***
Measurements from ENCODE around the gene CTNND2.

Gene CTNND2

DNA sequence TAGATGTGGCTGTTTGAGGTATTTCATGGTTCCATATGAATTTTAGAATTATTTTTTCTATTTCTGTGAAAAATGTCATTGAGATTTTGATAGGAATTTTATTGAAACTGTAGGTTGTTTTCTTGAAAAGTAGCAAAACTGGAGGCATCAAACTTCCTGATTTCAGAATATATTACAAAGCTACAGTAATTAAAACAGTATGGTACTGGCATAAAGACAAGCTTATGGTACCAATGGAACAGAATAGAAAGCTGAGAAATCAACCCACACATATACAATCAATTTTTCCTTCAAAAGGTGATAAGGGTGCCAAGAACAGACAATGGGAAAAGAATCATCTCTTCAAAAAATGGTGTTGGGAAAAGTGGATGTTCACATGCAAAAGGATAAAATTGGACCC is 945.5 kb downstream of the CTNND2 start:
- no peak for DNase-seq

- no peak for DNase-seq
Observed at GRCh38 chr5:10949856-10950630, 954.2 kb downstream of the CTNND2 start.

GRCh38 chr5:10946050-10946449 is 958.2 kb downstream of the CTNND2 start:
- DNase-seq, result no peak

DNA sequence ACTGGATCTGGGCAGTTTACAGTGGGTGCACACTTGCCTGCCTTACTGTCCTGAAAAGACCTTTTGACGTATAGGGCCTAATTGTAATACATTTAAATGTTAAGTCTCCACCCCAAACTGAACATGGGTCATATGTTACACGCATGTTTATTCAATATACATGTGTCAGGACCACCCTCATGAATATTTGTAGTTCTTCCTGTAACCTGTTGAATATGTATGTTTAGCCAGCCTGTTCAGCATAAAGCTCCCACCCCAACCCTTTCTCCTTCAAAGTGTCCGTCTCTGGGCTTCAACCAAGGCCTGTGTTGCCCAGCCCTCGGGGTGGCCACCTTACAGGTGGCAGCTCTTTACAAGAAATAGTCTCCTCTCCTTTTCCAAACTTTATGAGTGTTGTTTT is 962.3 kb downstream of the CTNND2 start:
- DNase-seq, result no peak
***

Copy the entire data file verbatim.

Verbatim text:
Measurements from ENCODE around the gene CTNND2.

Gene CTNND2

DNA sequence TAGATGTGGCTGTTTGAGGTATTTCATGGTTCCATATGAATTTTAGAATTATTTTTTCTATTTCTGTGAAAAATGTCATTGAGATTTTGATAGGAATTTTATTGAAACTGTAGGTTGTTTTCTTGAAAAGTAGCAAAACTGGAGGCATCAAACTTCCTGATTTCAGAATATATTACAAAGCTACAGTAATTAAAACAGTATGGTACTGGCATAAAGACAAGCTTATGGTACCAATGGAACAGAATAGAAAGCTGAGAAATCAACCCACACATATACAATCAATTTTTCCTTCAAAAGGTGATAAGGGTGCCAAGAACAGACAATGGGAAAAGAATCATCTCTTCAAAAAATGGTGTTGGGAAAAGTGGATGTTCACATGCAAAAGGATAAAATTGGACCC is 945.5 kb downstream of the CTNND2 start:
- no peak for DNase-seq

- no peak for DNase-seq
Observed at GRCh38 chr5:10949856-10950630, 954.2 kb downstream of the CTNND2 start.

GRCh38 chr5:10946050-10946449 is 958.2 kb downstream of the CTNND2 start:
- DNase-seq, result no peak

DNA sequence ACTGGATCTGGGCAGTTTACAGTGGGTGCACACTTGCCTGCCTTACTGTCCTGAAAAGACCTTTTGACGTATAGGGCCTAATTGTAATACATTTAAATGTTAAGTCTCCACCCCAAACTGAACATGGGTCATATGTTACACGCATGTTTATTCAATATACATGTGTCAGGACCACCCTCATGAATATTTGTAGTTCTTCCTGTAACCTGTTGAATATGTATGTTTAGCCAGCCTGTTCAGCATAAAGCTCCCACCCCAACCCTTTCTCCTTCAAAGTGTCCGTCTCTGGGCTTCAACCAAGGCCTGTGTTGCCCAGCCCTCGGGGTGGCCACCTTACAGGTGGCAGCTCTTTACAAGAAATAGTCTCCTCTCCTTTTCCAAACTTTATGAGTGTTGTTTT is 962.3 kb downstream of the CTNND2 start:
- DNase-seq, result no peak